My first table is complete. It holds up my Radial Arm Saw. Now it is time for building my Woodworking work tables. Originally, I had decided that my first work table would be an actual Workbench. I have decided to defer this to a later time. If in the future, I decide it is a necessary addition then I will build it at that time. For now, I’m going to focus on temporary tables and supports that are versatile and help me to determine the best flow through the shop. I have limited space and am still working out the best way to use it to its full potential.
Types of Woodworking Work Tables
There are an amazing number of tables that can be useful in a woodshop. You can have infeed tables and outfeed tables, you can have tables that roll around your shop or you can have a fixed workbench. You can create assembly tables even have temporary tables that you can set up for a specific use.
As I mentioned above, I probably won’t build a workbench right away. However, I have done quite a bit of research into the various options that are available. Ultimately, a workbench is a fixture that will allow you to hold your work for various processes. It needs a way to hold your work down and needs to be heavy to give a solid surface for you to work on without moving. It helps greatly if the top surface is flat and level to provide a reference surface for measuring and assembly.
The Roubo Workbench
Currently, the most popular bench style that I’ve come across is the Roubo bench. Also called the French Bench this design has descended from French craftsman. It’s characterized by a massive top typically of laminated wood, 4 by 4 trestle legs hold everything in place and a front vise and an end vise installed. Often there’s also a sliding deadman on the front. Dog holes extend across the front of the top to aid in work holding.
The Nicholson Workbench
The Nicholson Workbench has the same support structure as the Roubo Workbench but the top is a plank top. Two-inch thick planks replace the laminated top of the Roubo. This lightens the bench but also requires that the underside of the top be supported by cross braces. The front and sometimes the back are additional planks with angled dog holes. These come in handy for supporting long planks with either dogs or holdfasts.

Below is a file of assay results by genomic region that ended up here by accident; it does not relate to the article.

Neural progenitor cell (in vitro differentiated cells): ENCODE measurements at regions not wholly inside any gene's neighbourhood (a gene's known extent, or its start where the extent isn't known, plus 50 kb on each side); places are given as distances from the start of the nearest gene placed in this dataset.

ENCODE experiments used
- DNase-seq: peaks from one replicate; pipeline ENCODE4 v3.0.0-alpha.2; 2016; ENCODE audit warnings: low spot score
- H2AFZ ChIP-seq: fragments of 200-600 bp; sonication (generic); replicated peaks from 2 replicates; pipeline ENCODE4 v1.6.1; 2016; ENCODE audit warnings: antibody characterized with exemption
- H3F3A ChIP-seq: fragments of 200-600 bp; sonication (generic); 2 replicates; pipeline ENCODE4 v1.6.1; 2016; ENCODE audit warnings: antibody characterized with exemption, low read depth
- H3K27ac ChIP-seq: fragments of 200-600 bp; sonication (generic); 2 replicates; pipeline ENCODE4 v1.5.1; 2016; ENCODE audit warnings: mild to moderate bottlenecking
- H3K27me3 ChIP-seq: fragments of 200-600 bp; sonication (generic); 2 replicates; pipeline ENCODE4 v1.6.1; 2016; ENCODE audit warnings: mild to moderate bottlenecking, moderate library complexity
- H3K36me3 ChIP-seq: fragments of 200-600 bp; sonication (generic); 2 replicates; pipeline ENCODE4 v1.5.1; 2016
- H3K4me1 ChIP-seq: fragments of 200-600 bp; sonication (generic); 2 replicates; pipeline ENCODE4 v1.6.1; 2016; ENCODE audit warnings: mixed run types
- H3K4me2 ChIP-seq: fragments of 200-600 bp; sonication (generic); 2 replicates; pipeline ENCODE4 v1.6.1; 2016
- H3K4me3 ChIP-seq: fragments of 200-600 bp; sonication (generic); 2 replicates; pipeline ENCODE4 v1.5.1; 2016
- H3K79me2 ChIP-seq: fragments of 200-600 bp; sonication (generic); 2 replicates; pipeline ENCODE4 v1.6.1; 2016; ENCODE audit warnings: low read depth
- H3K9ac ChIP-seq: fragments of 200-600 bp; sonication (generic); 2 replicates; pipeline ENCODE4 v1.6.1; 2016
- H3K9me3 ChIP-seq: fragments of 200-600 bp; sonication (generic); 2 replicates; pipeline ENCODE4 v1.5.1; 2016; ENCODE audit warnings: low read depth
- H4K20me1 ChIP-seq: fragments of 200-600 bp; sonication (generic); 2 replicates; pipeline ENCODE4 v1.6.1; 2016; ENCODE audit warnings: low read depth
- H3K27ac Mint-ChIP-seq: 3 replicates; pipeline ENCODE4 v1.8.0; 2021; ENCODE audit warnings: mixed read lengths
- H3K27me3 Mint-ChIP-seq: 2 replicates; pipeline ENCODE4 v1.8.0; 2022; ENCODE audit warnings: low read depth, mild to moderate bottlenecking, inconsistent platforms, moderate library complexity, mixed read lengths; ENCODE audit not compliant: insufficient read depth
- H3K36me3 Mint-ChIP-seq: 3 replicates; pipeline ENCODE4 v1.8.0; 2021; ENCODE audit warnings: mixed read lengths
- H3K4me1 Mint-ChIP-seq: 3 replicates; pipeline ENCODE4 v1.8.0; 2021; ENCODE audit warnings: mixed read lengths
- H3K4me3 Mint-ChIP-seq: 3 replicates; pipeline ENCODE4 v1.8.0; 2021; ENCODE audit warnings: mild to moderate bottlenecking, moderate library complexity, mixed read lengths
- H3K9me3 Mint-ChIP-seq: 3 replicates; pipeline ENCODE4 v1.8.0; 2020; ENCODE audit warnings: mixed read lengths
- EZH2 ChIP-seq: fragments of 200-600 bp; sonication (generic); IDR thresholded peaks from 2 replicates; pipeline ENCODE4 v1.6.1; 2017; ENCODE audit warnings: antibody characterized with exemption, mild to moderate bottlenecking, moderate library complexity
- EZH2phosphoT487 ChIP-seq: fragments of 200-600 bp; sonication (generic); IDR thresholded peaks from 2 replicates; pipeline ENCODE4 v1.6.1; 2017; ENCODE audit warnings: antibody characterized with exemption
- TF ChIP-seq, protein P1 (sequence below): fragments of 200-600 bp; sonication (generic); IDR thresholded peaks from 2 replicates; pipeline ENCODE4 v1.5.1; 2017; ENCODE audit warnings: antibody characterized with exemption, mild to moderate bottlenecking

The Nicholson bench is designed to be used with holdfasts so if you aren’t familiar with this type of holding process it can be a bit hard to understand how to hold your work. Mike Siemsen has done some great videos that explain how to use holdfasts with your bench.
Mike uses a viceless bench just to demonstrate that it can be done with holdfasts and some easy shop made jigs.
The Moravian Workbench
The Moravian Workbench is designed to break down and be relatively portable. The top is typically a slab but may be laminated. The legs are splayed to provide stability and are connected with a tusk tennon that is removable.
The entire bench can be broken down in about 2 minutes and moved to a worksite or another work area.
Will Meyers from Wood and Shop demonstrates assembling the bench in this video.
You can download plans from Wood and Shop if you want to build this bench. https://woodandshop.com/moravianworkbench/
This will probably be the design that I use for my bench. I wil add a split top and build it without a tool tray. A Front Vice and a Wagon Vice will make workholding easy for both hand tools and power tools.
For my shop, I needed to have a table next to the Radial Arm saw that can support the ends of long boards. This is commonly referred to as an infeed table.
I had a space 6 feet long next to the Radial Arm Saw. There is an electrical box in the corner but I didn’t want to obstruct it with the table. It does provide an additional two feet of space before I hit the wall so I can put an 8-foot board on the infeed table with only a short length of board hanging over the end.
I didn’t spend a lot of time building this table, I just banged it together with a three-quarter-inch piece of plywood on top and two by fours screwed together below the top. I added a shelf about 10 inches off the floor (So I can lift the table up with my lift cart in the event that I need to reorganize) The overall height (35 inches)was determined by the radial arm saw table so that things can move off of the infeed table and onto the radial arm without changing the height.
With the radial arm saw infeed table complete,I needed to put together my table saw. I unboxed the table saw and assembled it then I realized that I needed to support longboards coming off of both saws. A portable outfeed table was a perfect choice. I designed a roll-around cart that would work at the radial arm saw as well as the table saw.